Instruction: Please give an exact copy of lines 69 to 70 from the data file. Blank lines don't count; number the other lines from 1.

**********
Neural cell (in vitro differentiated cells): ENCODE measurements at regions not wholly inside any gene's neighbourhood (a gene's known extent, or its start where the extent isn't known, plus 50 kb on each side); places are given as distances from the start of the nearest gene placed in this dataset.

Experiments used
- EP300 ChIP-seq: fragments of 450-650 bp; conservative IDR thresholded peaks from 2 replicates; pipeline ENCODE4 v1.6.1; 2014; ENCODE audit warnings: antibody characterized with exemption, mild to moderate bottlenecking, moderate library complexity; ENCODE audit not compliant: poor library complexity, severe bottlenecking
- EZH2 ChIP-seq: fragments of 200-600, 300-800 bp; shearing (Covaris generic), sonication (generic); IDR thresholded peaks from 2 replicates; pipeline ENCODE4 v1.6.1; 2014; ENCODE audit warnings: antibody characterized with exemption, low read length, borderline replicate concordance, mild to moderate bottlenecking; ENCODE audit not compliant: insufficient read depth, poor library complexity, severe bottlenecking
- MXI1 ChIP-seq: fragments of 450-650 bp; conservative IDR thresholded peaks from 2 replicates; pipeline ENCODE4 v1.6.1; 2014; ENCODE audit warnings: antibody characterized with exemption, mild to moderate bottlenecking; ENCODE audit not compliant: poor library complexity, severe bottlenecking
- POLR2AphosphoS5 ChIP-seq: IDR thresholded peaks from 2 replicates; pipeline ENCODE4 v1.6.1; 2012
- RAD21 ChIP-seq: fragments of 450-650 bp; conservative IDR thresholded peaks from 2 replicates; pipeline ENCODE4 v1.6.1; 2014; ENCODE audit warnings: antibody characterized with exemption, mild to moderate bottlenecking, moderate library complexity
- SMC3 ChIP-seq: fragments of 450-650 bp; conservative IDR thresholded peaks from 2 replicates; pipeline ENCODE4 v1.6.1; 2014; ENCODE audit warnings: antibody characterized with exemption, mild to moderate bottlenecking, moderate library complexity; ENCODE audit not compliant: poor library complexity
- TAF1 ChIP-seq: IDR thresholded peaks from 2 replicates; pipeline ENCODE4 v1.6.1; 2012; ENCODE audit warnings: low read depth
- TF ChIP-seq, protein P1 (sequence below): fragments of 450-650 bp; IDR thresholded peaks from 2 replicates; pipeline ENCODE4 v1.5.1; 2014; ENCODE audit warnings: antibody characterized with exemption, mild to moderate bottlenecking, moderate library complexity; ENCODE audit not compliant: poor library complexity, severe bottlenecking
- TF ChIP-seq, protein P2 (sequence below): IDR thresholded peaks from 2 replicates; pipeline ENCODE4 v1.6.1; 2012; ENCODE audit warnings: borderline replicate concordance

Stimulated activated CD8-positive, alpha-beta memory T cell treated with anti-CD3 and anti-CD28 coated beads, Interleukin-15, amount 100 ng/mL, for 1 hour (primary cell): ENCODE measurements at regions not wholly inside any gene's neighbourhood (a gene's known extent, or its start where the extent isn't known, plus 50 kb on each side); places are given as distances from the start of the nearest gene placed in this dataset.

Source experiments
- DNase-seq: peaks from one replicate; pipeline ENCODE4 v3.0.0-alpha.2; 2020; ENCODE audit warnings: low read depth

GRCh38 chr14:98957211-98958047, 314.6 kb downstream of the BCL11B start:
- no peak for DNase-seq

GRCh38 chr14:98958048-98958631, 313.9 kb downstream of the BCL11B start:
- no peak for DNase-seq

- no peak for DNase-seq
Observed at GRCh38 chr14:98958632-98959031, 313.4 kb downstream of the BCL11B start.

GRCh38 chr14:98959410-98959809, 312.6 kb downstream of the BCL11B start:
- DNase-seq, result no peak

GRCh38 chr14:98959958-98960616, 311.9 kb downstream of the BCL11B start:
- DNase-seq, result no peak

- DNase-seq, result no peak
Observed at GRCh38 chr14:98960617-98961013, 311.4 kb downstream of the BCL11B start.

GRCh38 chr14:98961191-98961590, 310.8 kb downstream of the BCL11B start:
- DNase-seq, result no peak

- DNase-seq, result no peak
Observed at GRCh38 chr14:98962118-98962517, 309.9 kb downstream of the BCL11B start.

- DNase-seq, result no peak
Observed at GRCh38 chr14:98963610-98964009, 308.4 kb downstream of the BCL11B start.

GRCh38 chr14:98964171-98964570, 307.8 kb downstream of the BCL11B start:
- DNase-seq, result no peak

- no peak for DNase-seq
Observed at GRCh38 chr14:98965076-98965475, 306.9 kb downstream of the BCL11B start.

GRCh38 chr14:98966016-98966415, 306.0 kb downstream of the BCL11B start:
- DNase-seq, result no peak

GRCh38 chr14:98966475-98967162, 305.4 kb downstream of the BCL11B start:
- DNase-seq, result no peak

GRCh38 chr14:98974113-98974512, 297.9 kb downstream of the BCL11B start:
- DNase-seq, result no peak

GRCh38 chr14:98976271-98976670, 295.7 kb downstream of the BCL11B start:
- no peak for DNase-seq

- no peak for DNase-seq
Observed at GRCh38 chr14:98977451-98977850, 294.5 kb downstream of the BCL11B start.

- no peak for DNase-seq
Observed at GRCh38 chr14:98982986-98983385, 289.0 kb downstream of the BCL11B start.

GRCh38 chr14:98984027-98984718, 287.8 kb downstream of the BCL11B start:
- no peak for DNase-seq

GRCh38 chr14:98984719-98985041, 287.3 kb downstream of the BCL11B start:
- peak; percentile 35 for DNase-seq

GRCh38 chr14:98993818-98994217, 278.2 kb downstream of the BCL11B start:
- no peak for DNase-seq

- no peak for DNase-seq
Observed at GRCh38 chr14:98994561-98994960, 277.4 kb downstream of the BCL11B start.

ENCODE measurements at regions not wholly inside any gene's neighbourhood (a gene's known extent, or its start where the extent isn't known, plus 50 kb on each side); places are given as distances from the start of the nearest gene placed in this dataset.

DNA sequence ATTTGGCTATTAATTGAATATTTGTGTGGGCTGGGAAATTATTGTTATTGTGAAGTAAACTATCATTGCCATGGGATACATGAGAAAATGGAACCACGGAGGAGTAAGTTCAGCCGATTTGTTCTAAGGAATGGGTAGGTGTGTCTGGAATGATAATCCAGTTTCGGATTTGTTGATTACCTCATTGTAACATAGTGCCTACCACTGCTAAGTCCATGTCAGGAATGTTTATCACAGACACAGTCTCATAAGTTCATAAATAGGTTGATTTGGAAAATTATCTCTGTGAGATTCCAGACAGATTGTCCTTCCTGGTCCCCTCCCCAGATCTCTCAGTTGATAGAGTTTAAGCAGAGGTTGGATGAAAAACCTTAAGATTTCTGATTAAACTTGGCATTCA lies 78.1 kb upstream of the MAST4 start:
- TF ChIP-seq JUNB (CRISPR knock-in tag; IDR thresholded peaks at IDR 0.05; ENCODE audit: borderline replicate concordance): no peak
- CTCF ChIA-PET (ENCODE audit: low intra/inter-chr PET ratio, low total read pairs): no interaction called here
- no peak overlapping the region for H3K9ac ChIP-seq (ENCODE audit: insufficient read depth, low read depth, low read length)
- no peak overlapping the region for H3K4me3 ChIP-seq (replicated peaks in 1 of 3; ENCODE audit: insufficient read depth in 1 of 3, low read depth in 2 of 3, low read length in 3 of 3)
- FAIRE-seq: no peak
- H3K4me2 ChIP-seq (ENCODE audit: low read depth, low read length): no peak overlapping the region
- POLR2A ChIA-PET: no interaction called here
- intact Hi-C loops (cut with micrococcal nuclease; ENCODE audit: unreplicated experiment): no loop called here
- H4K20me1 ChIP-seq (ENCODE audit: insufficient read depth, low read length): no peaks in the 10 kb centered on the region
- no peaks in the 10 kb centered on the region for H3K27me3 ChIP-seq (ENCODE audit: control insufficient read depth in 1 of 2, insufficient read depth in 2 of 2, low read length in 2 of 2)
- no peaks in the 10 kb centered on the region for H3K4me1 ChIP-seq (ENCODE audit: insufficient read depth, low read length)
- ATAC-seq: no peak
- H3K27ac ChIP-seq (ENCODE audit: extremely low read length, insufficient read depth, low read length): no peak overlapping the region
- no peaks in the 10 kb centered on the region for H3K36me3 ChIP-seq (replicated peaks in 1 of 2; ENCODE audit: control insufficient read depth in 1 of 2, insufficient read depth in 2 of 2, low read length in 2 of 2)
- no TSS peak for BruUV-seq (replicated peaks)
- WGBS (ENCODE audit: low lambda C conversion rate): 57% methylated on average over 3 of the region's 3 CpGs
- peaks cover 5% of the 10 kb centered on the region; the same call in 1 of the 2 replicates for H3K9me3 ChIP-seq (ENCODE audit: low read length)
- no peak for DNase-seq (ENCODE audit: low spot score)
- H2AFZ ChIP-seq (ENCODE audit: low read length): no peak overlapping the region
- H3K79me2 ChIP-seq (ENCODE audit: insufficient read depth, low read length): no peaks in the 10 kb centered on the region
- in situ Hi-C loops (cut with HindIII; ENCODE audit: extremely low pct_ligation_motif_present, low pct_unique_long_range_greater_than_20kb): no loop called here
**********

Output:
- no peaks in the 10 kb centered on the region for H3K4me1 ChIP-seq (ENCODE audit: insufficient read depth, low read length)
- ATAC-seq: no peak